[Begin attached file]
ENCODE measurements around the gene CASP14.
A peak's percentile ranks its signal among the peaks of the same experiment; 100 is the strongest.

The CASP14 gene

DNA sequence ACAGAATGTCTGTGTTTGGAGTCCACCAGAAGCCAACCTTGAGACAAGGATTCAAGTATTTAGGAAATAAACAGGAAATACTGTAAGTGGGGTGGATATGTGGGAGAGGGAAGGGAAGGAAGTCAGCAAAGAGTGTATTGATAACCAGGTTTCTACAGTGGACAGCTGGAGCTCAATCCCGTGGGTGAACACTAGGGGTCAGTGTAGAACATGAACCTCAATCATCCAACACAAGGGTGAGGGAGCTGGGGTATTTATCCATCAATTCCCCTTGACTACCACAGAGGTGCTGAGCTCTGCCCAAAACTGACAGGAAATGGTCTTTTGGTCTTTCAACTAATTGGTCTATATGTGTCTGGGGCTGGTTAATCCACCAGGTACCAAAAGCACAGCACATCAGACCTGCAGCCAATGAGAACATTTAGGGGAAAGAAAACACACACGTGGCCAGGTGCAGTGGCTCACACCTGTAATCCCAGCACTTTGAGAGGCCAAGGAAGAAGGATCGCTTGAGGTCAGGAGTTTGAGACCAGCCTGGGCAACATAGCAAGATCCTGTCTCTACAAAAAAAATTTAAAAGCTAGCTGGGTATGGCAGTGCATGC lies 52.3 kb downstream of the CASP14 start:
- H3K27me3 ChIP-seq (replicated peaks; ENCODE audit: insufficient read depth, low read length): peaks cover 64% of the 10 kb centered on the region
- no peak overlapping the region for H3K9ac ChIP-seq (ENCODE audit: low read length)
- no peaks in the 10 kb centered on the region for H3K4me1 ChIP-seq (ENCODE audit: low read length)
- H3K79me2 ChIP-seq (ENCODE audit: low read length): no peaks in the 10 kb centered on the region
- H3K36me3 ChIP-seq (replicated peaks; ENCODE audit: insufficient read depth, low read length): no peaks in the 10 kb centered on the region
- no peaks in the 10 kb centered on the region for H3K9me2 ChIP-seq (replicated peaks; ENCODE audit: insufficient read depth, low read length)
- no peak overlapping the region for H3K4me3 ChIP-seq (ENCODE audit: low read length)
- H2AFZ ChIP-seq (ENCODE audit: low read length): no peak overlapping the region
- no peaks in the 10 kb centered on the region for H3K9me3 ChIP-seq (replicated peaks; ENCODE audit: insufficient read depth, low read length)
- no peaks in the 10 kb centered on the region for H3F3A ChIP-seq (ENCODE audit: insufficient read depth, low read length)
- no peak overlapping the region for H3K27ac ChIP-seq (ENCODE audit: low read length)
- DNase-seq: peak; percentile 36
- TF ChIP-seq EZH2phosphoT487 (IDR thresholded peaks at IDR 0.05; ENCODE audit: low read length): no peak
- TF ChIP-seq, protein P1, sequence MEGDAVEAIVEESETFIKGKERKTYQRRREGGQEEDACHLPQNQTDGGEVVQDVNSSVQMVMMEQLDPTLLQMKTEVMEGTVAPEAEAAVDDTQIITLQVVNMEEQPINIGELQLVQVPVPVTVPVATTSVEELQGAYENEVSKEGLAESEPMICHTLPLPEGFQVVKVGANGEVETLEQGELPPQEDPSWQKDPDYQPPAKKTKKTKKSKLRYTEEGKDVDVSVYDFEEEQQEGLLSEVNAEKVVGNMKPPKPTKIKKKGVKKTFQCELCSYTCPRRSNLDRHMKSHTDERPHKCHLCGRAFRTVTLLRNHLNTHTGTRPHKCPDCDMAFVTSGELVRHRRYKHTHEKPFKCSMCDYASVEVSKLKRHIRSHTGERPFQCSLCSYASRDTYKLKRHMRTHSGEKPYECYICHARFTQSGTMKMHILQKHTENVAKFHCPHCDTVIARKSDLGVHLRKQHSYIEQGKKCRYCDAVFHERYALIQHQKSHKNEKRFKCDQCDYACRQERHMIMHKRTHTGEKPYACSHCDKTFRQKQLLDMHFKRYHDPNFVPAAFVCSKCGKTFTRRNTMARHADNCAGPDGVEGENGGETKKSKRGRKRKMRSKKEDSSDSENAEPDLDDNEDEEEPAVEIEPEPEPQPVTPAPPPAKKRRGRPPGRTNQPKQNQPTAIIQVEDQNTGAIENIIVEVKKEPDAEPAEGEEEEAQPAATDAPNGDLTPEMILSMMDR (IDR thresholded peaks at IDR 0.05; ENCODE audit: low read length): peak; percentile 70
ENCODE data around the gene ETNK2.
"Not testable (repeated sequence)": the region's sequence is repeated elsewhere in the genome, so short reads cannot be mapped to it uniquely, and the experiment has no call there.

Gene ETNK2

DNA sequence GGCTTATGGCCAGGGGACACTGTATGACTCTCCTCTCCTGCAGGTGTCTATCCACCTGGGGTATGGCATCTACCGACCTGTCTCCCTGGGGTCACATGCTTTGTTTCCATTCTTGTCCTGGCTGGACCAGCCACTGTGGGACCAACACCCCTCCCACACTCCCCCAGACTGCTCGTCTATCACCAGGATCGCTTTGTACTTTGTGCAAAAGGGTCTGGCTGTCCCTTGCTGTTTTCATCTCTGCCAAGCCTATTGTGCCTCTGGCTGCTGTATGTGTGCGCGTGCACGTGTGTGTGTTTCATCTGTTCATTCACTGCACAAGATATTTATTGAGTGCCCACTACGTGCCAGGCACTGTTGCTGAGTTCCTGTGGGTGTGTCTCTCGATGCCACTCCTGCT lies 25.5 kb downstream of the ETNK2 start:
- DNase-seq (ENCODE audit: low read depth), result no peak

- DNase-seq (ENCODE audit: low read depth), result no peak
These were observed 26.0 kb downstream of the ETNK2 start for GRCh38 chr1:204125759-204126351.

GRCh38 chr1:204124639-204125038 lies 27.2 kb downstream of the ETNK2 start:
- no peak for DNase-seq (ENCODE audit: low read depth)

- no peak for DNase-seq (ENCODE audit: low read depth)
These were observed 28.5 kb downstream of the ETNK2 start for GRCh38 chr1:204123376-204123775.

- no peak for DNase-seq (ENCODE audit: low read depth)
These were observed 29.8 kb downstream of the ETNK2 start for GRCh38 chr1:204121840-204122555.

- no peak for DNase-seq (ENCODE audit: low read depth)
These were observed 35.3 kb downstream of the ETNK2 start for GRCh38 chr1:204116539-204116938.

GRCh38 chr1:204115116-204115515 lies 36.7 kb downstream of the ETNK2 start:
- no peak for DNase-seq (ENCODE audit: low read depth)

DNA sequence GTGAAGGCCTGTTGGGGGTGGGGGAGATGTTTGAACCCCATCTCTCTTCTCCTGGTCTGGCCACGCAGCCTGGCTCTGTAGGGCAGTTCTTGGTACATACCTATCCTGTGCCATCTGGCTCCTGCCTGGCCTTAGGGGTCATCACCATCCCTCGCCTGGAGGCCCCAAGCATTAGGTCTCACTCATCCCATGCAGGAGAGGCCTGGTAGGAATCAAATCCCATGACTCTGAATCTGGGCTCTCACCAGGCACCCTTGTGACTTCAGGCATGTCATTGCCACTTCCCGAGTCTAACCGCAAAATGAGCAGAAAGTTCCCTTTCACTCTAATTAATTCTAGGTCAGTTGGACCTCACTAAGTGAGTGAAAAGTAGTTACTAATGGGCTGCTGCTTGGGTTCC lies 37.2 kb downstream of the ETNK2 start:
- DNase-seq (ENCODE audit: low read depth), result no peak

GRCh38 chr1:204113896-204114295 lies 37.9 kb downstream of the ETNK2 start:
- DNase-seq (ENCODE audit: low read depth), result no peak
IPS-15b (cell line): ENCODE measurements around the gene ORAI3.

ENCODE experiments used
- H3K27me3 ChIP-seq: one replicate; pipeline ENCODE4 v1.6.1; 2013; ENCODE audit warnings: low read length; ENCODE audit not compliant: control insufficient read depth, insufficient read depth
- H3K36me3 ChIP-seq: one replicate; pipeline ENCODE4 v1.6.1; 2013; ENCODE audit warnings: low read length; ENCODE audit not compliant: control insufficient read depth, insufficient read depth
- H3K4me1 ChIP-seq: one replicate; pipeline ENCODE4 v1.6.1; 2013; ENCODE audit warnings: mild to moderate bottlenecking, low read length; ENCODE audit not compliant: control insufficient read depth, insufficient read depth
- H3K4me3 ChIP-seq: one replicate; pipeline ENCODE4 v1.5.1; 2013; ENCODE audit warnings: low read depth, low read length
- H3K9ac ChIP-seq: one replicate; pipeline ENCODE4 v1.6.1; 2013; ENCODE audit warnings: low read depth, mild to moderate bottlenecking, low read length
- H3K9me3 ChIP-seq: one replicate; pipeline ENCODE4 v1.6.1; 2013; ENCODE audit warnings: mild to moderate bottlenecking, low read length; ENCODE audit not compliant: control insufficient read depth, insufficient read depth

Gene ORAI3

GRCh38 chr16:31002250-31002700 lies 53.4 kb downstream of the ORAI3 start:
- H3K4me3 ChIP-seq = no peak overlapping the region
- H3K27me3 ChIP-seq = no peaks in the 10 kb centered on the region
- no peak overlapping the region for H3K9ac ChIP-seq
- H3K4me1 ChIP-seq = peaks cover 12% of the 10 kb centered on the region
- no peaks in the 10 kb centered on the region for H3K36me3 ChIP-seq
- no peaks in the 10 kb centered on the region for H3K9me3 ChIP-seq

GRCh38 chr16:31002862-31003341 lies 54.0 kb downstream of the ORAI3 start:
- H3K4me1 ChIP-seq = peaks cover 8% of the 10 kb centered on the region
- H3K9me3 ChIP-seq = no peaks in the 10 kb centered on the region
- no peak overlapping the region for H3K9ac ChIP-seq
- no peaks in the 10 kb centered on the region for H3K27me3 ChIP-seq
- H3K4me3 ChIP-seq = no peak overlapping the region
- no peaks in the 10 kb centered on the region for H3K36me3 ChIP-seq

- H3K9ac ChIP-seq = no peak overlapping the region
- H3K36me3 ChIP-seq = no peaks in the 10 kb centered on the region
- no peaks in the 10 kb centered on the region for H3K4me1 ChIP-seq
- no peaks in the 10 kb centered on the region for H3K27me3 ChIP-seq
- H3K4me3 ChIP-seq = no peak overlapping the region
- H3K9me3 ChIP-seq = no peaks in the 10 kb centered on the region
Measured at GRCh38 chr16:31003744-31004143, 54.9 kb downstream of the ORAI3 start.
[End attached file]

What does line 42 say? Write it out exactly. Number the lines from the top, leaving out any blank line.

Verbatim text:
- H3K27me3 ChIP-seq: one replicate; pipeline ENCODE4 v1.6.1; 2013; ENCODE audit warnings: low read length; ENCODE audit not compliant: control insufficient read depth, insufficient read depth